NICOSIA, Cyprus – A commission of experts said Thursday that the Cypriot government should offer a guarantee on all bank deposits when it removes limits on money flows in order to maintain confidence in the financial system.
The restrictions — including a ban on cashing checks and a daily withdrawal limits of 300 euros — were imposed in March after Cyprus agreed on a bailout plan with other eurozone countries and the International Monetary fund.
They were needed to avoid a run because, as part of the 10 billion-euro ($13.6 billion) bailout, uninsured depositors were forced to take massive losses on their savings in the two largest banks.
The Independent Commission on the Future of the Cyprus Banking Sector said the state guarantee is “the best way forward” to help restore trust in the crushed banking sector and to attract foreign investment needed to get the economy out of recession.
The Commission, which was composed of four banking veterans, said the state guarantee should be backed up by the European Union, although it’s uncertain whether the bloc would agree to such a move.
Their report, which was commissioned by the central bank, said it is unlikely capital controls will be lifted in the very near future because work to put banks back on a sure footing still has “a way to go.” It said efforts to lift the controls, which have been only partially relaxed, should be speeded up. The government aims to eliminate almost all restrictions by early next year.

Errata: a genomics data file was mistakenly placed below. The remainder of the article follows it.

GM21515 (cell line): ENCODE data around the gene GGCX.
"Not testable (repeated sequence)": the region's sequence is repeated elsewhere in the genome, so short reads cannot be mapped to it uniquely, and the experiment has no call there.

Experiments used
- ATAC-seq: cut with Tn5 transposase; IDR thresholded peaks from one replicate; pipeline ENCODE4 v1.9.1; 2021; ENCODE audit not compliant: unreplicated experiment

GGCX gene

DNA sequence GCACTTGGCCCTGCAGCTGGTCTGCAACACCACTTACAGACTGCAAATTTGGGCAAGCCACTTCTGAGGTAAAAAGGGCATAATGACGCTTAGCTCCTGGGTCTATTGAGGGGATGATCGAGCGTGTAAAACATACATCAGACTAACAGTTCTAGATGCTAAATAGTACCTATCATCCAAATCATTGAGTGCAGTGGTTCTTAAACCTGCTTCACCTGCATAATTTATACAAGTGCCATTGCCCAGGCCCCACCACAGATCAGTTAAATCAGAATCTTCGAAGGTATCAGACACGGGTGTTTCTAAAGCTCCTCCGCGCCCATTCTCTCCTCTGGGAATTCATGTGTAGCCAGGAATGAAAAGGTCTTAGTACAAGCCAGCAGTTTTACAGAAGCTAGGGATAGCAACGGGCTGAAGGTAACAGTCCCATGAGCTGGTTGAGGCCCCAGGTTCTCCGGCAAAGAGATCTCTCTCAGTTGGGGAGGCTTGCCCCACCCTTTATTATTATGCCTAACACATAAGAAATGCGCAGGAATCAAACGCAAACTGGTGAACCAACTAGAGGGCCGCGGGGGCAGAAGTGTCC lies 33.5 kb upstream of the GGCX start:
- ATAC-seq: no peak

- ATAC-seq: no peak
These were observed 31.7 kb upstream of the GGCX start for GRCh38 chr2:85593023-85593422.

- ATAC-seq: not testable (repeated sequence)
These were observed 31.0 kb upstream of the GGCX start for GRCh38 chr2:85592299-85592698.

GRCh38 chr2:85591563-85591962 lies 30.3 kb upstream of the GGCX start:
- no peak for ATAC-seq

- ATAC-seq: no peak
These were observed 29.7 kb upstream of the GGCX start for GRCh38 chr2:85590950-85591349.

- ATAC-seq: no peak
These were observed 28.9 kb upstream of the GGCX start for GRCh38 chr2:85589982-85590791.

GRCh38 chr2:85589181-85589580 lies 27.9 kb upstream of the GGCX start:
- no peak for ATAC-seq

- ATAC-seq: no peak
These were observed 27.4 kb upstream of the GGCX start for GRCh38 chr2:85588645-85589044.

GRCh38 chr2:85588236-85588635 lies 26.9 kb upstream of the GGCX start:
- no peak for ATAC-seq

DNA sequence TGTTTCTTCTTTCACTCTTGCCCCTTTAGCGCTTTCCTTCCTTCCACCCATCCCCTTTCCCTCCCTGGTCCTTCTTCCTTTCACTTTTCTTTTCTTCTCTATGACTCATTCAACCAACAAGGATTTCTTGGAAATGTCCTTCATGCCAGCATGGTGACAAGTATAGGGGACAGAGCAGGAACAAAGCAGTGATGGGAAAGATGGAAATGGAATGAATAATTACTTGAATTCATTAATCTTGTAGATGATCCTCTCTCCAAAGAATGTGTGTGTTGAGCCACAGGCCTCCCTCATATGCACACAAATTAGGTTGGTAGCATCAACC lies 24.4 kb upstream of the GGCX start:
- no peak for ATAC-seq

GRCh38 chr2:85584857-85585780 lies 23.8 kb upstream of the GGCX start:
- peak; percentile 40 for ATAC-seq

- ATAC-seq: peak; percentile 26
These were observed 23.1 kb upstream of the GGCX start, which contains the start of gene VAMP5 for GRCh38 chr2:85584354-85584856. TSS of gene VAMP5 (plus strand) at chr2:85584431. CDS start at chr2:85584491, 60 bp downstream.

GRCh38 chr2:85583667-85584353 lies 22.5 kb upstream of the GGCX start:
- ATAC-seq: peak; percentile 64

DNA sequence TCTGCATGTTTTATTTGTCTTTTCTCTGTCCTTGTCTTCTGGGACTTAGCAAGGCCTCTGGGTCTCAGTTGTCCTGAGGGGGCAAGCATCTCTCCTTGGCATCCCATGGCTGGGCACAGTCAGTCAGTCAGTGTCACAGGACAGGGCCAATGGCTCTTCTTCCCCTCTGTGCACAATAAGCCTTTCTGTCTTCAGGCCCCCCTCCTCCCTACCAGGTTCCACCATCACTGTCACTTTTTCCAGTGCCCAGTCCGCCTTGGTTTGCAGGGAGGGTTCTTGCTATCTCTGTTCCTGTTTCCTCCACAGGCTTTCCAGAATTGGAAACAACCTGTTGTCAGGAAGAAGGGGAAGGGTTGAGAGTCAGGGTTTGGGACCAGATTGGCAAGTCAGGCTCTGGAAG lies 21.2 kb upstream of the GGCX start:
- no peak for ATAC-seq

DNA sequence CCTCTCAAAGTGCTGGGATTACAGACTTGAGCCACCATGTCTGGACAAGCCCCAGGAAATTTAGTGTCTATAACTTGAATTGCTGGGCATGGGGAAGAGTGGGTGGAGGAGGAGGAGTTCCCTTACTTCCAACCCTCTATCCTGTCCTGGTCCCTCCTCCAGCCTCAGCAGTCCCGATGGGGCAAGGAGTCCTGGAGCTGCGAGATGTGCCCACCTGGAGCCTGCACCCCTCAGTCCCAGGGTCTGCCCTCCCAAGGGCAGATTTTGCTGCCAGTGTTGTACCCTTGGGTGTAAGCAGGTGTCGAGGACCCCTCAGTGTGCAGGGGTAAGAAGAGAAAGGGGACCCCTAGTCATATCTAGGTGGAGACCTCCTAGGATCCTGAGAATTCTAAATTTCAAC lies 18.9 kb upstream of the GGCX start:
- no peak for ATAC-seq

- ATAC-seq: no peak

Although a Cyprus-EU deposit guarantee would accelerate economic recovery, EU authorities would not consider such a move “unless Cyprus can demonstrate that it is doing everything that it can do to help itself,” said one of the commissioners, former Bank of England official David Green.
Cyprus needs to remain steadfast to the bailout’s reform and spending targets, said Green.
The Commission’s other recommendations included the establishment of a national body to forge a coherent financial policy and to promptly identify risks, a tougher, more centralized banking supervisory system and more stringent vetting of bank board members.
The Commission also recommended protecting commercial banks from a large number of bad loans by putting them into a separate entity where they can be dealt with.